Greg, you rock. Thanks so much for spotting it ("Captain Obvious").
I can't believe I spent all that time in GDB when the answer was right
there in front of my eyes...
Off to the train station and off-line-ness for four days; go wild on
the code, I'm looking forward to getting back.
Greg Hudson <ghudson@MIT.EDU> writes:
> > Greg Hudson recently checked in some major changes to the
> > xml-tag-writing library; however, given that this bug has happened
> > before, and Greg's changes seem to be working fine most of the time,
> > I highly doubt that he introduced a bug... Rather, stimulated an old
> > one.
> I did, actually, fix a couple of pool handling problems when I checked
> in those changes, and didn't find a good place to mention it (since I
> also changed the function name). svn_xml_append_tag_hash was
> allocating a subpool, passing it to svn_string_append* for a string
> visible to the caller, and then destroying the pool, which is
> distinctly naughty. Also, svn_xml_append_tag_v was leaking a bit of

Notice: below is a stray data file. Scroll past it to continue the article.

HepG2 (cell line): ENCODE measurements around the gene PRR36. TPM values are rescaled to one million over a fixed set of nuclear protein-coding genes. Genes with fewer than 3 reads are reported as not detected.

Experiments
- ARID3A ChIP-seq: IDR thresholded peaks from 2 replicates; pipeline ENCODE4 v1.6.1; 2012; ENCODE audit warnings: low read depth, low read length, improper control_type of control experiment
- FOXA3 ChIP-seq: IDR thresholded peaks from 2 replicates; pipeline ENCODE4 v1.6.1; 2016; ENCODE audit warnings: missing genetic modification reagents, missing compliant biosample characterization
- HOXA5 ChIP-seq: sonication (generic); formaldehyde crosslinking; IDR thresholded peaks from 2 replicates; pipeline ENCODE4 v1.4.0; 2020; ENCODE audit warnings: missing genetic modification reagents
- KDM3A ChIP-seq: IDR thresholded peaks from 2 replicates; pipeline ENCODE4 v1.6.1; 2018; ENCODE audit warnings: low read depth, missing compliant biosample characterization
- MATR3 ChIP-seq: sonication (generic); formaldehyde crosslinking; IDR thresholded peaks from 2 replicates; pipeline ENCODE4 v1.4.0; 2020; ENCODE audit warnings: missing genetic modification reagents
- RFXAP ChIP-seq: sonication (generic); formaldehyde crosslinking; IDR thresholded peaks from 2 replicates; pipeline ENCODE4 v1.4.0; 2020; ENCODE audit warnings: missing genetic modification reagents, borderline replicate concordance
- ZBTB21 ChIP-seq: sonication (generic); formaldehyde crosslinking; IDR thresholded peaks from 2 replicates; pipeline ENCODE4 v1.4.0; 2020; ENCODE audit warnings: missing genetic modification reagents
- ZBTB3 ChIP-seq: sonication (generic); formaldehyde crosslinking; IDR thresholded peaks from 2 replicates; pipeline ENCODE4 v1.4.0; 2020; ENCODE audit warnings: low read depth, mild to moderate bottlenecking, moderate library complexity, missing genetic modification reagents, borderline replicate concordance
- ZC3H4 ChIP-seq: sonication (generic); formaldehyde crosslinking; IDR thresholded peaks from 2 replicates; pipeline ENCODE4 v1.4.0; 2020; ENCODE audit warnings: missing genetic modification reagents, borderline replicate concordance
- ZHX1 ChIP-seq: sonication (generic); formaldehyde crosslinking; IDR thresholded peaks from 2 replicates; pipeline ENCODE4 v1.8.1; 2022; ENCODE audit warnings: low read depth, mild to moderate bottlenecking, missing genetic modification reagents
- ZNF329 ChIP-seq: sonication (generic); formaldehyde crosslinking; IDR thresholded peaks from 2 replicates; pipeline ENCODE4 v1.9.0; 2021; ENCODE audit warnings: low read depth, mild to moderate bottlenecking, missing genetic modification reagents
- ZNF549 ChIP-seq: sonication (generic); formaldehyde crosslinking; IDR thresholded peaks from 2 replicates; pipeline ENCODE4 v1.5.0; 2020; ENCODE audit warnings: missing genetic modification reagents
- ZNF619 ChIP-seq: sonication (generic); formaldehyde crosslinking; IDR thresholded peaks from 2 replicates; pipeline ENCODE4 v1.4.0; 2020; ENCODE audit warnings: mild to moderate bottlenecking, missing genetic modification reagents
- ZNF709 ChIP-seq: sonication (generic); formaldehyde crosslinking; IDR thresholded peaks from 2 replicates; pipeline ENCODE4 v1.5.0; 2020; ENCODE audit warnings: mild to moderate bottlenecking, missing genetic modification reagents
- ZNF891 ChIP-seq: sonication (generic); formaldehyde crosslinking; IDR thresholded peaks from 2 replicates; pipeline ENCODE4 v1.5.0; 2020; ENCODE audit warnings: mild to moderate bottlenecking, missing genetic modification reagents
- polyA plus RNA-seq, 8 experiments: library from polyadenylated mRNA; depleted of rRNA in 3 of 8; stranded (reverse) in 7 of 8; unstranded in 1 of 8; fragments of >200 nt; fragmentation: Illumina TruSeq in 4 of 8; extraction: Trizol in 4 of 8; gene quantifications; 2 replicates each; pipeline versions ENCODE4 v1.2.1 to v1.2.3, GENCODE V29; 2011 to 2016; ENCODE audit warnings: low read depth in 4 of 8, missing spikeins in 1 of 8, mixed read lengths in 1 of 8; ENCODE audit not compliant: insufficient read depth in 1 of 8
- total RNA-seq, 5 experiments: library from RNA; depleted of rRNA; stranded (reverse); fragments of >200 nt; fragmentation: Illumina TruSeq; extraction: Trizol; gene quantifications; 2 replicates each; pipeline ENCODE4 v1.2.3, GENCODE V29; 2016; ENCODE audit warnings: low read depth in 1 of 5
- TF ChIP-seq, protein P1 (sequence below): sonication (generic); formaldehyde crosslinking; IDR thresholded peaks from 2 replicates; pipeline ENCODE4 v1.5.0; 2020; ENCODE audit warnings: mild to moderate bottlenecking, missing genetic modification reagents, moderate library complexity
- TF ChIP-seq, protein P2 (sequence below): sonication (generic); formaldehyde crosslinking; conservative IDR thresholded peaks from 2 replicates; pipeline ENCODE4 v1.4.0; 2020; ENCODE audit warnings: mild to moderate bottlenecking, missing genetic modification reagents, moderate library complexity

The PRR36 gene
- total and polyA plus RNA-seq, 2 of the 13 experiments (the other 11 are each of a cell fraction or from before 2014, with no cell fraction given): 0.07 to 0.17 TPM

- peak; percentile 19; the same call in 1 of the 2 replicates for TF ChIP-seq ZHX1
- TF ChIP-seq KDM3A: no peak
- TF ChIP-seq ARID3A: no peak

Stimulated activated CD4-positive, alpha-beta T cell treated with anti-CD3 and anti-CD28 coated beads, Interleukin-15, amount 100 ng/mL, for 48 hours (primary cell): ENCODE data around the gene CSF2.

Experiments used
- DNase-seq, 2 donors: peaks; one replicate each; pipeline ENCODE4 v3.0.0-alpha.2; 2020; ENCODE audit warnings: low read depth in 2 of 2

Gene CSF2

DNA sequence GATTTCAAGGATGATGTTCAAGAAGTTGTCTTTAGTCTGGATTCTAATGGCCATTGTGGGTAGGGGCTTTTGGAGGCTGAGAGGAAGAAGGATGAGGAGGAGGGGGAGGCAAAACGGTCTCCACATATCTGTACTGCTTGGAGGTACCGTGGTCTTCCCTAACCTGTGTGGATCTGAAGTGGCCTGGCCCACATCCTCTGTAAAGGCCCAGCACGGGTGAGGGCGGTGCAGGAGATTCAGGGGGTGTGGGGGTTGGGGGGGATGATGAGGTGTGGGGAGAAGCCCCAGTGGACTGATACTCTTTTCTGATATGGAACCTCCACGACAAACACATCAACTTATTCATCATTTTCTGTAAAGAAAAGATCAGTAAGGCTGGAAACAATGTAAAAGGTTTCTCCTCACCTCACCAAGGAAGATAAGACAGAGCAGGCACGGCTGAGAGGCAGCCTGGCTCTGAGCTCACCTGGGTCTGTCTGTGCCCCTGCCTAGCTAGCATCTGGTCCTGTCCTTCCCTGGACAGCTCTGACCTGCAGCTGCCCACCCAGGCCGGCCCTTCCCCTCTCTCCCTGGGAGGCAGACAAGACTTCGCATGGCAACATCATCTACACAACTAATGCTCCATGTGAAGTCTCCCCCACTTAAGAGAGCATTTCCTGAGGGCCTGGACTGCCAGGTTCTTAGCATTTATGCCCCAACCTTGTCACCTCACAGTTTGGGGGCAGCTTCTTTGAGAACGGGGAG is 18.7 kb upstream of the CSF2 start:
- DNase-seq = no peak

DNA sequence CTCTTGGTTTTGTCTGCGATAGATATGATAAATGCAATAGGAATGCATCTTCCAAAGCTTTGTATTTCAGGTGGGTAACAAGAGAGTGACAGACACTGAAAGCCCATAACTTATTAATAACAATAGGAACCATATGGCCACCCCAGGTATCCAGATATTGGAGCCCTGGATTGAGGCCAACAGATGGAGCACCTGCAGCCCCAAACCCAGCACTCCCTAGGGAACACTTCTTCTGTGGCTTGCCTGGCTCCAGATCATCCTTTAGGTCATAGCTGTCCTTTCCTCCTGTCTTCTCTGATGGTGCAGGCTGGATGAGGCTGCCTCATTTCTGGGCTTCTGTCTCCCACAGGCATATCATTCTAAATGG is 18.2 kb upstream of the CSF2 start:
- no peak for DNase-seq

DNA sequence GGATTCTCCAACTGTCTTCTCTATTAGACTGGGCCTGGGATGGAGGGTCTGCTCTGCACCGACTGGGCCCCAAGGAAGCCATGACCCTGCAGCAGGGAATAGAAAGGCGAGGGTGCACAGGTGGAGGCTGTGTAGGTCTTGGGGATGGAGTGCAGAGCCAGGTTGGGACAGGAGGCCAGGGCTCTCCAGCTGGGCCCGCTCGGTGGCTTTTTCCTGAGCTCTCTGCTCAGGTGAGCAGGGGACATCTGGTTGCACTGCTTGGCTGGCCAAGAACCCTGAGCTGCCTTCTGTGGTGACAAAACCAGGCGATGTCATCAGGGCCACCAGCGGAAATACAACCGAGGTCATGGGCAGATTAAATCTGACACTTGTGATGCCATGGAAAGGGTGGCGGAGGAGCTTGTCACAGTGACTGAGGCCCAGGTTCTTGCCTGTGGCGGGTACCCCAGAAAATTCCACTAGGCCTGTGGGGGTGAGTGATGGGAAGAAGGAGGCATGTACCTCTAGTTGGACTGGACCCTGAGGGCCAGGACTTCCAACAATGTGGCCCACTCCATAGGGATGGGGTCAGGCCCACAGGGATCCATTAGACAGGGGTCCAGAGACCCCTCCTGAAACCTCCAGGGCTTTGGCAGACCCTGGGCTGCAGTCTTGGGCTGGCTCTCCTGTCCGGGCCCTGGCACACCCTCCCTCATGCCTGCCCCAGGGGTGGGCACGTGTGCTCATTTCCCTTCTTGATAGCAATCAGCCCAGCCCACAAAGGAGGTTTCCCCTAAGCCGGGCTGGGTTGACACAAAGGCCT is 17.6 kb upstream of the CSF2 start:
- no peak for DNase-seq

> memory from the calling pool to generate the temporary hash table; I
> made it generate the hash into a subpool.
> So, while I don't think I introduced any bugs, I certainly made
> changes which could affect the reproduceability of an existing bug. I
> will have a go at fixing the bug you describe myself, assuming I can
> reproduce it.
> [Read read read]
> > That gets a reliable seg fault, but this time it corrupts data
> > inside a subversion data structure (an edit baton) and may be easier
> > to trace.
> Hey, I recognize that bug. I had a very similar thing to happen to me
> in the XML output editor. The problem is here:
> eb = apr_palloc (subpool, sizeof (*edit_baton));
> where edit_baton is a void **. Four bytes is not enough memory for an
> editor baton. :) I will fix and see how much mileage that gets us.
> In general, I found that if a structure is getting corrupted, the
> first thing to check is whether you allocated enough memory for it,
> given the APR pool system.
Received on Sat Oct 21 14:36:10 2006